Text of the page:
Two immigrants from Armenia were sentenced Thursday in Baton Rouge federal court to nearly four years in prison after admitting possession of counterfeit credit cards.

Gayk Kazarosovich Eskichyan, 38, of Van Nuys, Calif., and Harout Ansourian, 38, of Jacksonville, Fla., have been in custody since they were arrested in December 2009.

Both men and their attorneys told U.S. District Judge James J. Brady they deserved reduced sentences because prosecutors did not prove more than 80 percent of the 2,523 sets of credit card numbers in their possession could be used to make purchases.

“There’s no way these numbers could be used to benefit somebody,” argued Glen R. Petersen, an attorney for Ansourian.

Eskichyan’s attorney, Daniel James Stanford, said the prison terms should not exceed 37 months.

Assistant U.S. Attorney Alan A. Stevens, however, countered that 411 of the sets of numbers clearly were tied to active accounts.

Stevens said a random sampling was conducted on the remaining number sets.

“Virtually every one of those numbers came back to an actual account,” Stevens added.

The case began nearly two years ago.

Eskichyan and Ansourian were towing a Mercedes Benz sedan behind a 1995 Chevrolet pickup when they were stopped by a Baton Rouge police officer for a lane violation on Interstate 10.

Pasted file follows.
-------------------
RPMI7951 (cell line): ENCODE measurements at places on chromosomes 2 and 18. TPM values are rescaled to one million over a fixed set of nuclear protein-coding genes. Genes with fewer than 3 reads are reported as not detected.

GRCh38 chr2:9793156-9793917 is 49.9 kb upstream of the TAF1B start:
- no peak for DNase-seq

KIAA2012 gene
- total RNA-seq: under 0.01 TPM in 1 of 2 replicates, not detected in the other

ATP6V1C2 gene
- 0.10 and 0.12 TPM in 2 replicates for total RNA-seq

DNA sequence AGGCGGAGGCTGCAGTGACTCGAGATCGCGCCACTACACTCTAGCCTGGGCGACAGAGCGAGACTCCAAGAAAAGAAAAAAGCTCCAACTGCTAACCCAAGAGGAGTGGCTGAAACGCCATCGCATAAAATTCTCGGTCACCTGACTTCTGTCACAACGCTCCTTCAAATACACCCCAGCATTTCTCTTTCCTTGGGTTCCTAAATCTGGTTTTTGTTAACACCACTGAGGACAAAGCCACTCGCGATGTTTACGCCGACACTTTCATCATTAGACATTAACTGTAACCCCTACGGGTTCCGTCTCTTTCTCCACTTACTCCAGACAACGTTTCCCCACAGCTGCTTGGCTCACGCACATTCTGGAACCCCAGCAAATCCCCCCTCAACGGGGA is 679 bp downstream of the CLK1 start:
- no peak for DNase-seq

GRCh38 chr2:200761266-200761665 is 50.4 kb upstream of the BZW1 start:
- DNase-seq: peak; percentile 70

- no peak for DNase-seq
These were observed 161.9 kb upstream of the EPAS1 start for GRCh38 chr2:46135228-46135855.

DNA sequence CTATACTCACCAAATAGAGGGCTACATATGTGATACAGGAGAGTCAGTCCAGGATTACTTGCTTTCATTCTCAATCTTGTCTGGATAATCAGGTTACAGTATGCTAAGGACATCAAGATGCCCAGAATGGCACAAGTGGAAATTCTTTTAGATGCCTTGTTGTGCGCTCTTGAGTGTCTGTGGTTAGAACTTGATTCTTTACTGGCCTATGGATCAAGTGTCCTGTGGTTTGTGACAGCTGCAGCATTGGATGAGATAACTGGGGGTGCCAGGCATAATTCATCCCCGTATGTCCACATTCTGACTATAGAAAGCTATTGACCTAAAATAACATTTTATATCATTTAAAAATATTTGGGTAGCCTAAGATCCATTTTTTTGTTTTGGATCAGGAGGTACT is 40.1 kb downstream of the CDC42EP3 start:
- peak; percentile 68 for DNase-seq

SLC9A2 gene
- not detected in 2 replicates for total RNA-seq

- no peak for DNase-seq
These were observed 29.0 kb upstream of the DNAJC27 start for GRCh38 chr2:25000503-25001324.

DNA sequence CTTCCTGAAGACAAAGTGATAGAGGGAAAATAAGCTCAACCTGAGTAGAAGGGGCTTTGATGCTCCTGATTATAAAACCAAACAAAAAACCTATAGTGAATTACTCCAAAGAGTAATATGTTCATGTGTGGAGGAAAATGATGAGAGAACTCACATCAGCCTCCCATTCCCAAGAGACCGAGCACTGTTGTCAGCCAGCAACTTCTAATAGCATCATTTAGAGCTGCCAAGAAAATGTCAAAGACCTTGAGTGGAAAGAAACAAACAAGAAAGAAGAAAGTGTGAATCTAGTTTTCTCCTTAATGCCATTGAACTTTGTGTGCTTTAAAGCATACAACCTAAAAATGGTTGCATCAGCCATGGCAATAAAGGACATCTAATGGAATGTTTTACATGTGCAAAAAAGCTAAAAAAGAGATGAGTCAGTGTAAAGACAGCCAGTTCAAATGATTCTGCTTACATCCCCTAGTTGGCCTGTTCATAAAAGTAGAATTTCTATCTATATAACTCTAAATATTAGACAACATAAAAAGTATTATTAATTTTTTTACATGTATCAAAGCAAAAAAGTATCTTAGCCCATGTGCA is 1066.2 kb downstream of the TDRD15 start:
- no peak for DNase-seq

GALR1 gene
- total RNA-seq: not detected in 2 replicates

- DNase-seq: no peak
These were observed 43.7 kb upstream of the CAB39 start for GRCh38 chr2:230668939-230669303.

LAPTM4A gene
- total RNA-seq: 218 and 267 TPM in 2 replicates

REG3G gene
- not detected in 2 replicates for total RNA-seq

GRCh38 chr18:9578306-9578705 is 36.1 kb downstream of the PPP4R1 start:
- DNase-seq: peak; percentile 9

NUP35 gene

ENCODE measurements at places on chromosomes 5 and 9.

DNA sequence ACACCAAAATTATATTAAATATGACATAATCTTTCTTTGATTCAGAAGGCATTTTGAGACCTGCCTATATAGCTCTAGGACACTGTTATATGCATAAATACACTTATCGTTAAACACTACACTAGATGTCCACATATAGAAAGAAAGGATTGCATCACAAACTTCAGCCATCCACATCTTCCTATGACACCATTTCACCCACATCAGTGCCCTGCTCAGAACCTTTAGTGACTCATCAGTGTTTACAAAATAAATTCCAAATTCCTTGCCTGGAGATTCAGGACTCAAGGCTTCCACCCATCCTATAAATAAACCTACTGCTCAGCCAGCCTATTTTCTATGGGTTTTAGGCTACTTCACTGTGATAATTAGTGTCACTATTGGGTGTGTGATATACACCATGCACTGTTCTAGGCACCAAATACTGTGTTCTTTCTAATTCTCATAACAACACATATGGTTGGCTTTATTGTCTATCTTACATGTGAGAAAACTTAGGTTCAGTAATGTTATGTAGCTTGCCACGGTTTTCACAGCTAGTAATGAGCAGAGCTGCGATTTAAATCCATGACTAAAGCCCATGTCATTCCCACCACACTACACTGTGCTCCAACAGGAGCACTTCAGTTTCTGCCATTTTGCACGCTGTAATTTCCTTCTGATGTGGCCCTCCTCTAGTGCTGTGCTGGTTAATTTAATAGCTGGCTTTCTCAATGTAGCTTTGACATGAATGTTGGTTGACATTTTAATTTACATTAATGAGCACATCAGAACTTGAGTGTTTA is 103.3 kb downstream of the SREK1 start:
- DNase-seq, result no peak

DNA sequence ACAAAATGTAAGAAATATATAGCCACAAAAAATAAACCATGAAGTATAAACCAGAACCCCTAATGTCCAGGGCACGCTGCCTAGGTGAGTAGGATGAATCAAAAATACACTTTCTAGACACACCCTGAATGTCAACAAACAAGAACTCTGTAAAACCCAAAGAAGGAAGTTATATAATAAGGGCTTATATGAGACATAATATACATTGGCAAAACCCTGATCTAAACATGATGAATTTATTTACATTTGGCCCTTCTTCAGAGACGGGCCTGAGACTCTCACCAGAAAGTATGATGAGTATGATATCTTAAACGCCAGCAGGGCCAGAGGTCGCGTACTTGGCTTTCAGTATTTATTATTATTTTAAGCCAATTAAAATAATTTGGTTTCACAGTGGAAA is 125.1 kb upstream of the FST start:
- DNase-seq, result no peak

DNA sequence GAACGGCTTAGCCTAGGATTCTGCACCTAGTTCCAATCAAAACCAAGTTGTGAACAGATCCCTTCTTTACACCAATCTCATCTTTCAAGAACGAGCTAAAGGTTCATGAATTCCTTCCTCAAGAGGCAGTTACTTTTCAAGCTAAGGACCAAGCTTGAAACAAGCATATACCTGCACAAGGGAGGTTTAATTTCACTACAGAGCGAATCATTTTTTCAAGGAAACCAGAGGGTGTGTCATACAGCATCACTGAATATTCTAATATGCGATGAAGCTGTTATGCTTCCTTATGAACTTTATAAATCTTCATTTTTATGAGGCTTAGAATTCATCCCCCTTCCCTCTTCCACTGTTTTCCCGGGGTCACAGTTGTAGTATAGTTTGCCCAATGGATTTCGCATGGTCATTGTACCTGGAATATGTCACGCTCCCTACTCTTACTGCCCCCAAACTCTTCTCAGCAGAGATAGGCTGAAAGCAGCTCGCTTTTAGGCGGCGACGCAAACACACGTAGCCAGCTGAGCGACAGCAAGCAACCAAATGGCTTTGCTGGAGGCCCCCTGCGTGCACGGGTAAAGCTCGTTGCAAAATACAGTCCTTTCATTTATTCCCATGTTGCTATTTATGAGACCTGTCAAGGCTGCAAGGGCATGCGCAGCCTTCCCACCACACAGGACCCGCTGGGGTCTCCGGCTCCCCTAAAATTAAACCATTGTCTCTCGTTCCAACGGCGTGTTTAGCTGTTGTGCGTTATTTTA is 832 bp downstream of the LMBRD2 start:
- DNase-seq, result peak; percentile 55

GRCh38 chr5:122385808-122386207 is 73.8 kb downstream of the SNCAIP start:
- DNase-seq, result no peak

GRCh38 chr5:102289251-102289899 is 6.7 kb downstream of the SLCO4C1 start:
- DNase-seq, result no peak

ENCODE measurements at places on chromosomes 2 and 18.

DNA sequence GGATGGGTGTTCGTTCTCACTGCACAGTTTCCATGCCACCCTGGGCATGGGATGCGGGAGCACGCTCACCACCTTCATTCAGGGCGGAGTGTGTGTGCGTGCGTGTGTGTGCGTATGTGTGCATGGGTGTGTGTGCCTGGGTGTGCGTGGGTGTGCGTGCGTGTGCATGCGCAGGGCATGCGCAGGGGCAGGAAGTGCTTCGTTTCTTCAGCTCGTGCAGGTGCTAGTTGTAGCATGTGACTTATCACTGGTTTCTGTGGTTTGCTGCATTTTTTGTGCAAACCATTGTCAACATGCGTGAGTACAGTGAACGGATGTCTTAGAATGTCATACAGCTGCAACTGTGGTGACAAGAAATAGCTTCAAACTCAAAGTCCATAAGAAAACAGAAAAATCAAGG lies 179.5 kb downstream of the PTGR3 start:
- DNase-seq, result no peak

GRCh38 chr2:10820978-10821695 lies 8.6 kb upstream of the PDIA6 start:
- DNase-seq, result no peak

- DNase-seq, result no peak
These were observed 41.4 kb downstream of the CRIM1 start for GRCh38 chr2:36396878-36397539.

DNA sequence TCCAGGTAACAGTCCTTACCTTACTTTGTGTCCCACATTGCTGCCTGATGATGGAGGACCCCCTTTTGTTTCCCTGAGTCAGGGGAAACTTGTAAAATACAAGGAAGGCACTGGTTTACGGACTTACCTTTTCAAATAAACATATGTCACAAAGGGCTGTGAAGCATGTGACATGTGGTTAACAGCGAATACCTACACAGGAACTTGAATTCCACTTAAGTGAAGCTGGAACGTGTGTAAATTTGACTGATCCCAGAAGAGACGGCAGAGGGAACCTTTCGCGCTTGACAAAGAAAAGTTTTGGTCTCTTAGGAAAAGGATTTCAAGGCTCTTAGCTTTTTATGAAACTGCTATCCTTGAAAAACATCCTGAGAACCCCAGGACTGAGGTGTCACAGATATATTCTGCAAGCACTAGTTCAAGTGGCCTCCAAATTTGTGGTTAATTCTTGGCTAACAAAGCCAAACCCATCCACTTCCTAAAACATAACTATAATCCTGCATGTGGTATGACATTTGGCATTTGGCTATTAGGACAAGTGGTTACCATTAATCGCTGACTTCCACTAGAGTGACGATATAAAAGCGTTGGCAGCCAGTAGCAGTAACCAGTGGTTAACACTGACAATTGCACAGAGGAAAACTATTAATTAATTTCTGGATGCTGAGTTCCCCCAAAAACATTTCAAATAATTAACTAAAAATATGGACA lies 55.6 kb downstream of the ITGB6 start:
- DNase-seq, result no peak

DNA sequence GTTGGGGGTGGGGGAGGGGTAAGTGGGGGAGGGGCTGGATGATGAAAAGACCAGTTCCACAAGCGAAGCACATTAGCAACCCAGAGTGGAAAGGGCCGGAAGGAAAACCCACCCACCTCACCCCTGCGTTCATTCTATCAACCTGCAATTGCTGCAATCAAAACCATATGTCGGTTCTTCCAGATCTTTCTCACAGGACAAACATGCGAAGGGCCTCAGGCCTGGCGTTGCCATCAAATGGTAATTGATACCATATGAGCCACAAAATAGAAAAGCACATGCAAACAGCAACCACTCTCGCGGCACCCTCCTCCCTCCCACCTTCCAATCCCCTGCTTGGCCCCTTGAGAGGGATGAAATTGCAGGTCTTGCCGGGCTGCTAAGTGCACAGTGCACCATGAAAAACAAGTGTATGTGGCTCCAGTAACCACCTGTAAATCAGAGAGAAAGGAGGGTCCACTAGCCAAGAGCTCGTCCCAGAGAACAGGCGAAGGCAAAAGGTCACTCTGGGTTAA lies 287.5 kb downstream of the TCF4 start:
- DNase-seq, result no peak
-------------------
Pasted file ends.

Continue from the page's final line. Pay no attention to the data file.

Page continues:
Police officers and Secret Service agents then discovered $1,300 in cash, 23 counterfeit credit cards, a laptop computer, several flash drives, two credit card readers and digital cameras, according to an affidavit by Secret Service Special Agent Jacquelyn Norris.

Luis Velez, resident agent in charge of the U.S. Secret Service office in Baton Rouge, later said the two men’s digital cameras and other equipment was capable of being used to steal card numbers at ATM machines.

On Thursday, Brady ruled: “The court can reasonably conclude … all of these cards could have been used.” He sentenced each man to 46 months in prison.

Eskichyan apologized for his actions.

Ansourian also apologized, but then expressed outrage.

“I’m not saying we’re angels here, no,” Ansourian added before arguing that a lesser sentence should have been imposed.

“You were in the business of taking from people money that didn’t belong to you,” Brady told Ansourian.

“Honestly, this is a joke,” Ansourian replied.

With credit for time served, both men would become eligible to seek an early release in April 2013.